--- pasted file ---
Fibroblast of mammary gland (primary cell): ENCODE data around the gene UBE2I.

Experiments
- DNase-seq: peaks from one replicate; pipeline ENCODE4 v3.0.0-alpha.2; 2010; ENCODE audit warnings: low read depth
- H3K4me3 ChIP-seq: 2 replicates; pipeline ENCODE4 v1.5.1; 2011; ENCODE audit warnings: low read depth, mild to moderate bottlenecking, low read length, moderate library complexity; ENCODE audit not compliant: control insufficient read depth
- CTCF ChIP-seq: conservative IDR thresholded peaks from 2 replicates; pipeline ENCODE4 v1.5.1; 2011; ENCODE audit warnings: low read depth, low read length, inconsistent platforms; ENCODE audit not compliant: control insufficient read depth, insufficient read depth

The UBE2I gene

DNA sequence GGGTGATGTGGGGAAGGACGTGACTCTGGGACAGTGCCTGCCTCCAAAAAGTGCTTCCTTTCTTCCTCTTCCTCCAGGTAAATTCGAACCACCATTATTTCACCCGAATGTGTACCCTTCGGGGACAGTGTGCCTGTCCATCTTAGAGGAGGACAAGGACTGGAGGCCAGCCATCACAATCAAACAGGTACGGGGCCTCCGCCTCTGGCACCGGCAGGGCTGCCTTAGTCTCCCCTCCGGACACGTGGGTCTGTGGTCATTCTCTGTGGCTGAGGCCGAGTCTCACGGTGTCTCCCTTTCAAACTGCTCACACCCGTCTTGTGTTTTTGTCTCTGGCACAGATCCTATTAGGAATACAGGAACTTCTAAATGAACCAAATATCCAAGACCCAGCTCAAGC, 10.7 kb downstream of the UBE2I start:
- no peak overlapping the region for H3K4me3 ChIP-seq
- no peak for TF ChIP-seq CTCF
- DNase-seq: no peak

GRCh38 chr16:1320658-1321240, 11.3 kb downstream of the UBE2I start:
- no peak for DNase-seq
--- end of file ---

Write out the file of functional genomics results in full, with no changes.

Fibroblast of mammary gland (primary cell): ENCODE data around the gene UBE2I.

Experiments
- DNase-seq: peaks from one replicate; pipeline ENCODE4 v3.0.0-alpha.2; 2010; ENCODE audit warnings: low read depth
- H3K4me3 ChIP-seq: 2 replicates; pipeline ENCODE4 v1.5.1; 2011; ENCODE audit warnings: low read depth, mild to moderate bottlenecking, low read length, moderate library complexity; ENCODE audit not compliant: control insufficient read depth
- CTCF ChIP-seq: conservative IDR thresholded peaks from 2 replicates; pipeline ENCODE4 v1.5.1; 2011; ENCODE audit warnings: low read depth, low read length, inconsistent platforms; ENCODE audit not compliant: control insufficient read depth, insufficient read depth

The UBE2I gene

DNA sequence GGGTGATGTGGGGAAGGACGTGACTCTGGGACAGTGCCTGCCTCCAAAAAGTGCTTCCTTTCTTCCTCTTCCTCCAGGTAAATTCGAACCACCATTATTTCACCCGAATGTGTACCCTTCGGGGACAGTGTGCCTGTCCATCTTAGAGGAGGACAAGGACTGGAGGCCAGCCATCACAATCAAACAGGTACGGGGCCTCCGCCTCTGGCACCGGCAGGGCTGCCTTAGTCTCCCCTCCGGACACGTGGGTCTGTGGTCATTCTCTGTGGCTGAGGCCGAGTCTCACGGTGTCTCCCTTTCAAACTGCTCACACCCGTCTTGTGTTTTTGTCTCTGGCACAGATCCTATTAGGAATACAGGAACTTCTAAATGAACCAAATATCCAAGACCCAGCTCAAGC, 10.7 kb downstream of the UBE2I start:
- no peak overlapping the region for H3K4me3 ChIP-seq
- no peak for TF ChIP-seq CTCF
- DNase-seq: no peak

GRCh38 chr16:1320658-1321240, 11.3 kb downstream of the UBE2I start:
- no peak for DNase-seq